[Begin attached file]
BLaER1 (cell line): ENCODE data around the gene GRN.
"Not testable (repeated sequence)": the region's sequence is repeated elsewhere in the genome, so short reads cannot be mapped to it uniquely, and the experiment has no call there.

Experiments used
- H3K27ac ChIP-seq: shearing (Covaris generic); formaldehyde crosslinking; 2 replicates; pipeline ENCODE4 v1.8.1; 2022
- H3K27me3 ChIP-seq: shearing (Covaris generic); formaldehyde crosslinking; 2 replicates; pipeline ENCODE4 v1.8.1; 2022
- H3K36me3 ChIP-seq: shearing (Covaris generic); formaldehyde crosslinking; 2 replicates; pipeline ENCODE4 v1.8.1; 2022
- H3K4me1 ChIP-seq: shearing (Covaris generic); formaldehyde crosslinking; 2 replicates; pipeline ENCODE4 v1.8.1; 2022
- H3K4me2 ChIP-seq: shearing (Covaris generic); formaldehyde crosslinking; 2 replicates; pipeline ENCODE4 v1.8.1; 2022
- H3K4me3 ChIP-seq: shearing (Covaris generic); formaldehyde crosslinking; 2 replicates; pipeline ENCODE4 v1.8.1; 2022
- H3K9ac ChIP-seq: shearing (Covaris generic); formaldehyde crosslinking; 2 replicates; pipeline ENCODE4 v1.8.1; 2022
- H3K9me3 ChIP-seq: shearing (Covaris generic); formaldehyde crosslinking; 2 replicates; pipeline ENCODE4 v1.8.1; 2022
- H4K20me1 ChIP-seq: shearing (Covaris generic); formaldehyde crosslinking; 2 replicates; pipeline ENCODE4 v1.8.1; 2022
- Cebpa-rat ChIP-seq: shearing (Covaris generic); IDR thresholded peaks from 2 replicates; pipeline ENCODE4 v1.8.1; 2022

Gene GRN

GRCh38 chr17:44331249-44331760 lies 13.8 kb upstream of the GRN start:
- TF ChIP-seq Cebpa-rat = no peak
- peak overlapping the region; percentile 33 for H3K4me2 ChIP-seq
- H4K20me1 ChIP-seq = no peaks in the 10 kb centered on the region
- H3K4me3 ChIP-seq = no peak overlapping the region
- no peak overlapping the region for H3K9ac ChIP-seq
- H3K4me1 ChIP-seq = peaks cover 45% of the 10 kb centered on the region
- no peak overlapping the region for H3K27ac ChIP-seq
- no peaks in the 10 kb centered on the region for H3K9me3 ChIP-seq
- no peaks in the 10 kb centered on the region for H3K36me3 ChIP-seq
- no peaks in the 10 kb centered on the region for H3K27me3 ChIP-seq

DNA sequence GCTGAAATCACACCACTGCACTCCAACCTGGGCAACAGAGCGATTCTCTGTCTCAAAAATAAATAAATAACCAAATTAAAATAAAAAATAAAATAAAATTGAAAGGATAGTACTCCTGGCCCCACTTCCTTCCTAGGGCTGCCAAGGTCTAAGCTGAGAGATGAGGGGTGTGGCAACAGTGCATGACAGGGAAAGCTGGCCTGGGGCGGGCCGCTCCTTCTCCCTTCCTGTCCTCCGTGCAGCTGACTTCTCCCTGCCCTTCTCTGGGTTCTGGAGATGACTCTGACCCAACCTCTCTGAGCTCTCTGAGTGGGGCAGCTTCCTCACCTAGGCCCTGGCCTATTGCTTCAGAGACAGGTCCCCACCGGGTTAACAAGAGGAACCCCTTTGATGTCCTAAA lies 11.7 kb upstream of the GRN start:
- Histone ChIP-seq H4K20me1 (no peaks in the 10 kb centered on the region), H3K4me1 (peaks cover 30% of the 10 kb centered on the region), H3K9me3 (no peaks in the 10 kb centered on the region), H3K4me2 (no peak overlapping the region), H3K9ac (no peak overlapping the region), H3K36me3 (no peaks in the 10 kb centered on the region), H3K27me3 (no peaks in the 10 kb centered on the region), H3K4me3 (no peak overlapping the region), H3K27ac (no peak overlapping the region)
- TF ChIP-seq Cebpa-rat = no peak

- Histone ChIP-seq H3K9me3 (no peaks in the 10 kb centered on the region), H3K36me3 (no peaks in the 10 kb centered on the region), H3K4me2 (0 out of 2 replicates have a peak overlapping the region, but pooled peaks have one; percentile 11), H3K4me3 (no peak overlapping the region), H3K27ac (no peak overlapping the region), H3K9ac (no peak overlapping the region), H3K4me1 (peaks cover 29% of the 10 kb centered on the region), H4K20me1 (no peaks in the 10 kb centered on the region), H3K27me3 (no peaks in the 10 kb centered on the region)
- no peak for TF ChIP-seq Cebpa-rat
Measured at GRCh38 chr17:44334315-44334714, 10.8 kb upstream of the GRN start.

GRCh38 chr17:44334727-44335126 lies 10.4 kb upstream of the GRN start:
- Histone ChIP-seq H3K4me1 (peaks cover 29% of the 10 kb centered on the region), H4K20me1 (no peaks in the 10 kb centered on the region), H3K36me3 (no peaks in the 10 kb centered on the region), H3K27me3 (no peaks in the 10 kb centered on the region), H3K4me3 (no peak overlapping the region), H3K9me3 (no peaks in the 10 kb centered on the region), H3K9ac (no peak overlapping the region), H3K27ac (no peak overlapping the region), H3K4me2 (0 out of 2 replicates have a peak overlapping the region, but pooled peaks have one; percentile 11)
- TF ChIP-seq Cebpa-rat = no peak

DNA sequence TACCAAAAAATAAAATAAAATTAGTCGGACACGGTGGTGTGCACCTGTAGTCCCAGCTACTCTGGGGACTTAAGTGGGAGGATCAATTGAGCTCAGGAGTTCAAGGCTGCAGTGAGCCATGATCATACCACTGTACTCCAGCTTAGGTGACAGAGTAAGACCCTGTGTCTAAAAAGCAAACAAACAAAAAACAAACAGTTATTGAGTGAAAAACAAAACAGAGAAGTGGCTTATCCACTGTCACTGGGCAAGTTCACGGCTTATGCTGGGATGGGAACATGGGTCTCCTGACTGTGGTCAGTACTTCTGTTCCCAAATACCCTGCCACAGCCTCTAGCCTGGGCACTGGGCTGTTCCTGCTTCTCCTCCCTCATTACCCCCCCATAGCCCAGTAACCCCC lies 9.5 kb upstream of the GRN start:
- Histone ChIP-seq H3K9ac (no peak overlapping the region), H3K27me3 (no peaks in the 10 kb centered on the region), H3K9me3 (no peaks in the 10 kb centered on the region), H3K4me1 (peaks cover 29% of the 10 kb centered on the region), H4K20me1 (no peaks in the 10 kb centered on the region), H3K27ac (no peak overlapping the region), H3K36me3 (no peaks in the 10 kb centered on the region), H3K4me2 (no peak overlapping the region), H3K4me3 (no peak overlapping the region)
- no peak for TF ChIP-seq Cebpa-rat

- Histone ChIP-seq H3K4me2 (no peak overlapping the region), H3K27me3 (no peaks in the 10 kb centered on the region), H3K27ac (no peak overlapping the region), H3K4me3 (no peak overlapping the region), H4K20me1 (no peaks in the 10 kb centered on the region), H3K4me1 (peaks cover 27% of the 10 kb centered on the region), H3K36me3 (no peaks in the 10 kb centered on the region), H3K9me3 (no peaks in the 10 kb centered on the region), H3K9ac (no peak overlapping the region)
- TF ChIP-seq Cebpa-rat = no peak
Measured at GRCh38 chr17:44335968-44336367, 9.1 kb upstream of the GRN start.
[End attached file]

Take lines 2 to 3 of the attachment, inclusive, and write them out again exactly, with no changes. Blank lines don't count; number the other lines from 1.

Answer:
"Not testable (repeated sequence)": the region's sequence is repeated elsewhere in the genome, so short reads cannot be mapped to it uniquely, and the experiment has no call there.

Experiments used